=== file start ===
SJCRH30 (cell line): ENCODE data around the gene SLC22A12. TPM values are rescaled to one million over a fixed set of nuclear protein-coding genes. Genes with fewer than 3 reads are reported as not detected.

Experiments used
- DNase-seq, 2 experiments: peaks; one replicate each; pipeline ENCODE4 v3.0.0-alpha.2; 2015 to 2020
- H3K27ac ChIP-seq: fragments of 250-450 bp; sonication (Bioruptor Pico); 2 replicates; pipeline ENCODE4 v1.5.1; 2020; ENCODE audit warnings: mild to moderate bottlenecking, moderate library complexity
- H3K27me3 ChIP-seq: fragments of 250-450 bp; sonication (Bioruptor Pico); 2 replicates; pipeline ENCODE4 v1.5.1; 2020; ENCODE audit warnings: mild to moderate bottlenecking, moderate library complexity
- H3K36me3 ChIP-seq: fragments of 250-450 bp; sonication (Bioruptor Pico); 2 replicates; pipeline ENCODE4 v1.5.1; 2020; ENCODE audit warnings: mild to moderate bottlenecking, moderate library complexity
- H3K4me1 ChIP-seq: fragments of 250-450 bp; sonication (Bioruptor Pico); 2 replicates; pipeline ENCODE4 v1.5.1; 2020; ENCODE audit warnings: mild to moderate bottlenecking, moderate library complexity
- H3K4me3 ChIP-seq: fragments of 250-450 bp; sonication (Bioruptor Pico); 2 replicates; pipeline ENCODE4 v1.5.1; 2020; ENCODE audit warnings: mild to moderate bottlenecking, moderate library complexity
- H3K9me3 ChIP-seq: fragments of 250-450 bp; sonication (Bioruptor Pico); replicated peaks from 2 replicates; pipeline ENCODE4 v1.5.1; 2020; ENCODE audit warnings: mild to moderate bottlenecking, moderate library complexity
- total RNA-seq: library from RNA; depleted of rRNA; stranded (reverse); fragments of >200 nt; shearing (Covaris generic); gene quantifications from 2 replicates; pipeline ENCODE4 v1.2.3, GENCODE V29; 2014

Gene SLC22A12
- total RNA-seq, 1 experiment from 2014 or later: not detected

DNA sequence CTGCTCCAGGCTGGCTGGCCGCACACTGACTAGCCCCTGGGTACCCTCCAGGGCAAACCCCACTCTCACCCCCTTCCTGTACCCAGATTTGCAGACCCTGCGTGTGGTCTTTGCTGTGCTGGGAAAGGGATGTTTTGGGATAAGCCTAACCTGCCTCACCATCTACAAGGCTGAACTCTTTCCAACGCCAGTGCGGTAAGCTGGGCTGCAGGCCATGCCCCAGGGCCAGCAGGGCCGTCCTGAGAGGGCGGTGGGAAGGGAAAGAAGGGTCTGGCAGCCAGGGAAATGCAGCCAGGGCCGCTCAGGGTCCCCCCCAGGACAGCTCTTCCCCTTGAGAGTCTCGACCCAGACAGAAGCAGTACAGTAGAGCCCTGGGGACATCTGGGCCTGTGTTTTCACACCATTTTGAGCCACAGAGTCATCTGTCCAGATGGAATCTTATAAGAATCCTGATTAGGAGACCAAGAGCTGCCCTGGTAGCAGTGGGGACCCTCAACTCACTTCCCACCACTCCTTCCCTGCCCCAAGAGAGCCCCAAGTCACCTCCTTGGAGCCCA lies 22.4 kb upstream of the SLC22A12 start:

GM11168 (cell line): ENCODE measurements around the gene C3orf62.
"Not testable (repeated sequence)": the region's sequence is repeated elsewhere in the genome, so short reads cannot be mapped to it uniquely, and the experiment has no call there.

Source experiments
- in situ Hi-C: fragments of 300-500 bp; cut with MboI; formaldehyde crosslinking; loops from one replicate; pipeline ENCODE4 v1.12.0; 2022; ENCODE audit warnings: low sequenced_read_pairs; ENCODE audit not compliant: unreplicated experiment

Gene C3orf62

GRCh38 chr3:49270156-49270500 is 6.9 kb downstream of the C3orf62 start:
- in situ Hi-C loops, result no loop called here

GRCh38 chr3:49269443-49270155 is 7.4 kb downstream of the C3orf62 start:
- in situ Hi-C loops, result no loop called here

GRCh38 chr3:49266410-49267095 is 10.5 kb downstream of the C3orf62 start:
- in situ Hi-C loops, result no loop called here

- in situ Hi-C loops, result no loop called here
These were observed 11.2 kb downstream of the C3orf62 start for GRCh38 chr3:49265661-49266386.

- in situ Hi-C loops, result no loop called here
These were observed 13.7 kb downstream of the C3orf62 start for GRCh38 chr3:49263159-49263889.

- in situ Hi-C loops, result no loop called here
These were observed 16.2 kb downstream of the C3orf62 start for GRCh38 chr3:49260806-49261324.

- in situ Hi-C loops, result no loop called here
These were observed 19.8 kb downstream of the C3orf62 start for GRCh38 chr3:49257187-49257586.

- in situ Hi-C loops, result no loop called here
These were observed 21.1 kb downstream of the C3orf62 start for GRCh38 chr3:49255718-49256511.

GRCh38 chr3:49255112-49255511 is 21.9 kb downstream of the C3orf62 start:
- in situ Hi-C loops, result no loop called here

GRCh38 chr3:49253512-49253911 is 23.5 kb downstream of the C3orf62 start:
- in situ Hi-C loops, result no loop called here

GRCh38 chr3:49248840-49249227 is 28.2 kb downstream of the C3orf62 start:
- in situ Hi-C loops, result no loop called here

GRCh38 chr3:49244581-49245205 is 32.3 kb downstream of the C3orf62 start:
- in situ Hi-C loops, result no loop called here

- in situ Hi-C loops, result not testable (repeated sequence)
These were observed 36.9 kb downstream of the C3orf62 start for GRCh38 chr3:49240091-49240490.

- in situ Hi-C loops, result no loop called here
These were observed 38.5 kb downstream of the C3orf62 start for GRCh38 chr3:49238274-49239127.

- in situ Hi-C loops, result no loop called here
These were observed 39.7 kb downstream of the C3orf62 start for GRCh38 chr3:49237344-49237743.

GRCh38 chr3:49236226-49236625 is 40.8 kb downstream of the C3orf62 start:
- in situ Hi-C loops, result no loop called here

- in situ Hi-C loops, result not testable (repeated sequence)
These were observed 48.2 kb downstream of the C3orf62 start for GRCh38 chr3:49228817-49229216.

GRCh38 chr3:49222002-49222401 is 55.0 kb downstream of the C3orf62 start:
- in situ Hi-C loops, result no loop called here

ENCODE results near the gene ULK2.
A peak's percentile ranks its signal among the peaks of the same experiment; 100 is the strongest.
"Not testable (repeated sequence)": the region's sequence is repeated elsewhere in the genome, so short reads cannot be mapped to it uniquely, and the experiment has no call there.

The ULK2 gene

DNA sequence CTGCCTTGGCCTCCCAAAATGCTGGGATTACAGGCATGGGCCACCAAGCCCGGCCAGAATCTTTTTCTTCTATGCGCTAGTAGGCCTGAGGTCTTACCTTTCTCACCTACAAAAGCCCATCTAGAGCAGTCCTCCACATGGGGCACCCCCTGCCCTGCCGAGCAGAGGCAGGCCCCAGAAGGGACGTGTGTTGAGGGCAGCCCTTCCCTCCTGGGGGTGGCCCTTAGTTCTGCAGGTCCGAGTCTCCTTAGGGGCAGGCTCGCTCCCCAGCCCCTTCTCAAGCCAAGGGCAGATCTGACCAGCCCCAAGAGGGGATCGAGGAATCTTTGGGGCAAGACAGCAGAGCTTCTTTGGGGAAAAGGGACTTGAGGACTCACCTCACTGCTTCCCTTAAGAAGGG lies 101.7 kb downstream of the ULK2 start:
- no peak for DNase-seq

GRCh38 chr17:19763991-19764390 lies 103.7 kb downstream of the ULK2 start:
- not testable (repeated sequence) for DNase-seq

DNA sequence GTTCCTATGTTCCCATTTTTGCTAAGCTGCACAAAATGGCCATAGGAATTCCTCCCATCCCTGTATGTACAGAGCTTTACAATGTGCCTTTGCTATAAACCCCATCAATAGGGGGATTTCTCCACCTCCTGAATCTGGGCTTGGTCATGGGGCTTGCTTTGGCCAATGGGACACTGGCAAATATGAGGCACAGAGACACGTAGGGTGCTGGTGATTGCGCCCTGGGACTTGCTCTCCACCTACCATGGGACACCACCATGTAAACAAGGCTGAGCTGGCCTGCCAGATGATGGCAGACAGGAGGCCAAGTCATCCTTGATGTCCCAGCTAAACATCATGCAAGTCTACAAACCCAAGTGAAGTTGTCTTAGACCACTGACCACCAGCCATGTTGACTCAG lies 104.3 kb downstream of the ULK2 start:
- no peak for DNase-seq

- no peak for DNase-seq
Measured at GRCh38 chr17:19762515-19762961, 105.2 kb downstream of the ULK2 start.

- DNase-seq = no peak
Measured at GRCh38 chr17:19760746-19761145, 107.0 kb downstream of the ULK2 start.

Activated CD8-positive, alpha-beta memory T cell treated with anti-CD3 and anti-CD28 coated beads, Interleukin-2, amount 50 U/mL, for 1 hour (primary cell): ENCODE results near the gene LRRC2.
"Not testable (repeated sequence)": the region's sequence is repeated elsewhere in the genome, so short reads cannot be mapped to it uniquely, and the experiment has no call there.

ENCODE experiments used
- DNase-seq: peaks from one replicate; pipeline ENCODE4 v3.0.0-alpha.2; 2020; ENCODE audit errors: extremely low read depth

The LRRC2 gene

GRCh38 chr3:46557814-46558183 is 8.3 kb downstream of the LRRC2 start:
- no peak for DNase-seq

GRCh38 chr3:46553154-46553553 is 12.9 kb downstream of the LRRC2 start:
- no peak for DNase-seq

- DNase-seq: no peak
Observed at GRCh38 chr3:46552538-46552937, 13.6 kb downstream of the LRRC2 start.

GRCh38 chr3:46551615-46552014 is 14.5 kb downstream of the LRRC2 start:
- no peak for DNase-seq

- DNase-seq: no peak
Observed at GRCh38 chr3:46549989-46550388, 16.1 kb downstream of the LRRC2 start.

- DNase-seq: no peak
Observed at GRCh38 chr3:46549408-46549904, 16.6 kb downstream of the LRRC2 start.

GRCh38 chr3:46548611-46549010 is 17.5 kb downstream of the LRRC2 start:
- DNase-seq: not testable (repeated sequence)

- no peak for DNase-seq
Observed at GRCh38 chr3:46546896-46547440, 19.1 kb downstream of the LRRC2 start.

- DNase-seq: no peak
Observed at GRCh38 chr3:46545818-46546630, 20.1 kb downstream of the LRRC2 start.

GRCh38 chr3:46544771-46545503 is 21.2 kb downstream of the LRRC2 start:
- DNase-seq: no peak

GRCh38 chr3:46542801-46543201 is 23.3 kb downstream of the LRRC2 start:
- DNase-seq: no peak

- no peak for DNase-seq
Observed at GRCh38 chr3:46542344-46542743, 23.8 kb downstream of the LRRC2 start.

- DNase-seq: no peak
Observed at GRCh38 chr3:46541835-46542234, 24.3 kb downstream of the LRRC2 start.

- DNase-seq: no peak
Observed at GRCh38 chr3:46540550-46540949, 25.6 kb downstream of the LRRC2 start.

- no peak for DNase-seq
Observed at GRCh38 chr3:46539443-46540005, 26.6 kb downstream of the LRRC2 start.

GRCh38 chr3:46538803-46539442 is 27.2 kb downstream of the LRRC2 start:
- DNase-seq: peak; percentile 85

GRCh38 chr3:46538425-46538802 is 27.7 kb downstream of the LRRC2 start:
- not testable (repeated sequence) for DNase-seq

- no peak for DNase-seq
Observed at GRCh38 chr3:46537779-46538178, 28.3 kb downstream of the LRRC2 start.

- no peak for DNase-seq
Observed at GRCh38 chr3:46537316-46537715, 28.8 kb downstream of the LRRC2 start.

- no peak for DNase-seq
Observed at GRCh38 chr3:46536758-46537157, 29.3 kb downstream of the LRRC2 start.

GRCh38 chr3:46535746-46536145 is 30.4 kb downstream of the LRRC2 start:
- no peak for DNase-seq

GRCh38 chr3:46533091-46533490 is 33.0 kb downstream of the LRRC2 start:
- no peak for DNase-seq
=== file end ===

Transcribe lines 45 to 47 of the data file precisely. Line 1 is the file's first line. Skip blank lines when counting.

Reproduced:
- in situ Hi-C loops, result no loop called here
These were observed 38.5 kb downstream of the C3orf62 start for GRCh38 chr3:49238274-49239127.

- in situ Hi-C loops, result no loop called here